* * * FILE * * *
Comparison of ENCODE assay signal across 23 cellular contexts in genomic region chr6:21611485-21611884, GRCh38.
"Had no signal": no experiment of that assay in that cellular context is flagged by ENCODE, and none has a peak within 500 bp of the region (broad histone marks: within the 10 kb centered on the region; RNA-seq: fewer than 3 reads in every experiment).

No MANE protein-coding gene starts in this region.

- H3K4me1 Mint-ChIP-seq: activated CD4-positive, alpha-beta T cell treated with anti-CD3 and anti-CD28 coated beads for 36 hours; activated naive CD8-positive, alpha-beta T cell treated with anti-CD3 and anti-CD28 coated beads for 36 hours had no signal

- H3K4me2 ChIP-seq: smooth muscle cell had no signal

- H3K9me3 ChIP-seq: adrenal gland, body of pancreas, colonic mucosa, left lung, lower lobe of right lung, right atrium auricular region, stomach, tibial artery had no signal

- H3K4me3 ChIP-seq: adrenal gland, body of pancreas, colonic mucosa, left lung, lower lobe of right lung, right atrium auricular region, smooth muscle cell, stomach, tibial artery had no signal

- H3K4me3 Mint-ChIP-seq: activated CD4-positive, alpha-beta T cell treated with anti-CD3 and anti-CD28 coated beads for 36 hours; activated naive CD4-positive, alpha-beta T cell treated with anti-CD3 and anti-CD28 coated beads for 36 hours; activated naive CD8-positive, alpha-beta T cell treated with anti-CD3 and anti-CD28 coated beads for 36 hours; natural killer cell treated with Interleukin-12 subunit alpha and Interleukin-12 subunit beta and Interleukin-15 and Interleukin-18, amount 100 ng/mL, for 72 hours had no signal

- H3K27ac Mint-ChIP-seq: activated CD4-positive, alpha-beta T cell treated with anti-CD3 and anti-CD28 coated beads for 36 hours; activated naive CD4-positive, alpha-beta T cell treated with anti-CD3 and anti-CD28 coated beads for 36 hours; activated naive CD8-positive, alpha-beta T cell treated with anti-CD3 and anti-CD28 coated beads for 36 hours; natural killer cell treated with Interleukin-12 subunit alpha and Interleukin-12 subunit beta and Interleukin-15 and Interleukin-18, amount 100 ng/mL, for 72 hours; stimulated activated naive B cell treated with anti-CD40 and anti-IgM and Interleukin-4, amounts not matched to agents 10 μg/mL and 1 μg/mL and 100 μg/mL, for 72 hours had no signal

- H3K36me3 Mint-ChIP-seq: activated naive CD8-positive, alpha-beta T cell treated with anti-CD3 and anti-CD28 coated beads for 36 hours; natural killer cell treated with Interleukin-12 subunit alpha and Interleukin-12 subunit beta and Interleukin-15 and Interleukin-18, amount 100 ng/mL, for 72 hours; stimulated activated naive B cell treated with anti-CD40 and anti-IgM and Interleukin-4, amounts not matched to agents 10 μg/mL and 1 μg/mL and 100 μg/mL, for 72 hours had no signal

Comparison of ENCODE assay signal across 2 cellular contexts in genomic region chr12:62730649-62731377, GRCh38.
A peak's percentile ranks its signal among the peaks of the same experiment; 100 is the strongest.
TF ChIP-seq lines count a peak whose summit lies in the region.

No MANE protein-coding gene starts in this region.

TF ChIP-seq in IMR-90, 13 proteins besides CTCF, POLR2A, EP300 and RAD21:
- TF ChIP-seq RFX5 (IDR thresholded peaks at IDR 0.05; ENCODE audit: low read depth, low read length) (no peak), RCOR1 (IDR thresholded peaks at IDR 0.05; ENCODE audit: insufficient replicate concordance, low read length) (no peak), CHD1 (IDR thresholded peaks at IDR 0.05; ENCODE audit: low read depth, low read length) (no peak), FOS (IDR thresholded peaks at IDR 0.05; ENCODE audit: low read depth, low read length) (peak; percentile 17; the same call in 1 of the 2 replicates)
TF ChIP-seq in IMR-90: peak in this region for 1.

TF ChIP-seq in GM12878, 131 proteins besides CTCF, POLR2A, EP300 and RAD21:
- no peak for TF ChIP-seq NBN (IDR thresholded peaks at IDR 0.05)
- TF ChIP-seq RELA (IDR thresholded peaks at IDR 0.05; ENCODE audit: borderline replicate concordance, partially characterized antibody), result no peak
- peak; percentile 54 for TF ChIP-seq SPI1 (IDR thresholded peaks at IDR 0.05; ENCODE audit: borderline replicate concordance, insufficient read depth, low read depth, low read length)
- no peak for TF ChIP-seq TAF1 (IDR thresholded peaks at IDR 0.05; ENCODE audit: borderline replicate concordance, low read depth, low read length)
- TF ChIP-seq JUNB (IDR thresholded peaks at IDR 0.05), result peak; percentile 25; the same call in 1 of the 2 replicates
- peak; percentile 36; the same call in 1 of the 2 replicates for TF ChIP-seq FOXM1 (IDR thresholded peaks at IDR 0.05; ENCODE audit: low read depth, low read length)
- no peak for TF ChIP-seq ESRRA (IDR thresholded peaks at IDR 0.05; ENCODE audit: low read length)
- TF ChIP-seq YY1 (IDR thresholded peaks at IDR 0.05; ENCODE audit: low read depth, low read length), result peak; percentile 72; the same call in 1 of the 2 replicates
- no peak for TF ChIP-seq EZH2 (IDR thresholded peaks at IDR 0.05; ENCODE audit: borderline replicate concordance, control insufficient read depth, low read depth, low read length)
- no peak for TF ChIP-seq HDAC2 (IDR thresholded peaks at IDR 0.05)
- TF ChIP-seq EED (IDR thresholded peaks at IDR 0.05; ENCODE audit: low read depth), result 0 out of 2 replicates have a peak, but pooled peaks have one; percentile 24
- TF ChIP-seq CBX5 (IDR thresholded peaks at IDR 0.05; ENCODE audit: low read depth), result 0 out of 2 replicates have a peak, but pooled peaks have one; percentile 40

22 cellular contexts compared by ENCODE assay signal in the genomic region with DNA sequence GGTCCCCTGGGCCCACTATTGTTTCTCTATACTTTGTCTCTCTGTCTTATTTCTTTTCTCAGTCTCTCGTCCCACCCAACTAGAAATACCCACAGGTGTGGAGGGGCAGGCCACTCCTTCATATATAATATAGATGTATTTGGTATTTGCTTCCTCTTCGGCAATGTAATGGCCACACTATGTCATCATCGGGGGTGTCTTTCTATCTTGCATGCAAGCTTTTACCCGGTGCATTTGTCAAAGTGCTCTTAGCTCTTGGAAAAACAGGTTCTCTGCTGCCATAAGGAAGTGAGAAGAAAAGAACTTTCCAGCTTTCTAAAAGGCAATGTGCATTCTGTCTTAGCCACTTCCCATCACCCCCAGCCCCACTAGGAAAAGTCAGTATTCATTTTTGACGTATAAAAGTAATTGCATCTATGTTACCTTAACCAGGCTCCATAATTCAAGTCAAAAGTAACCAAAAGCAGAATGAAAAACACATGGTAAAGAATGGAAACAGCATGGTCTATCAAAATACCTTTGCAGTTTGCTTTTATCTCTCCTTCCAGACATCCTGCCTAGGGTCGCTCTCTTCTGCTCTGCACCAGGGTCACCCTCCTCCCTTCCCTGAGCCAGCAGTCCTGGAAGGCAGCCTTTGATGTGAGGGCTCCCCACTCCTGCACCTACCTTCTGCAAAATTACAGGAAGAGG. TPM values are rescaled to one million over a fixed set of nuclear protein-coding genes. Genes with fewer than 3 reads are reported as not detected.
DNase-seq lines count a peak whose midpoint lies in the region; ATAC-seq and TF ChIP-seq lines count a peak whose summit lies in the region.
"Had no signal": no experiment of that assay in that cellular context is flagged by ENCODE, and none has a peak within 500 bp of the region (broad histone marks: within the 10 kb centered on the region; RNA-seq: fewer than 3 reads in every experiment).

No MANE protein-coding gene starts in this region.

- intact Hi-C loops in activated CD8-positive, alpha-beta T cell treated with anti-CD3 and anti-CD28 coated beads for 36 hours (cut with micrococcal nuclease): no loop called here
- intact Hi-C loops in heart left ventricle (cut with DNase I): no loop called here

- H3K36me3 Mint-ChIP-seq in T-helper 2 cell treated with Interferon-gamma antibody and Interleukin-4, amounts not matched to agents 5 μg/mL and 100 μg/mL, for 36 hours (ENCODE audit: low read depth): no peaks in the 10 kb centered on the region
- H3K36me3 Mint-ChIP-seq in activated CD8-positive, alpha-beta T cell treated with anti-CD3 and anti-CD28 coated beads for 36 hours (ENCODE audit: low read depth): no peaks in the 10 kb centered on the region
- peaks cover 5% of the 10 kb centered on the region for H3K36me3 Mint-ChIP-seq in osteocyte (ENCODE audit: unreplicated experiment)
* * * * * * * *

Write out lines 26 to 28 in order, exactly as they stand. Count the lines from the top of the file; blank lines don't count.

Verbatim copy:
- TF ChIP-seq YY1 (IDR thresholded peaks at IDR 0.05; ENCODE audit: low read depth, low read length), result peak; percentile 72; the same call in 1 of the 2 replicates
- no peak for TF ChIP-seq EZH2 (IDR thresholded peaks at IDR 0.05; ENCODE audit: borderline replicate concordance, control insufficient read depth, low read depth, low read length)
- no peak for TF ChIP-seq HDAC2 (IDR thresholded peaks at IDR 0.05)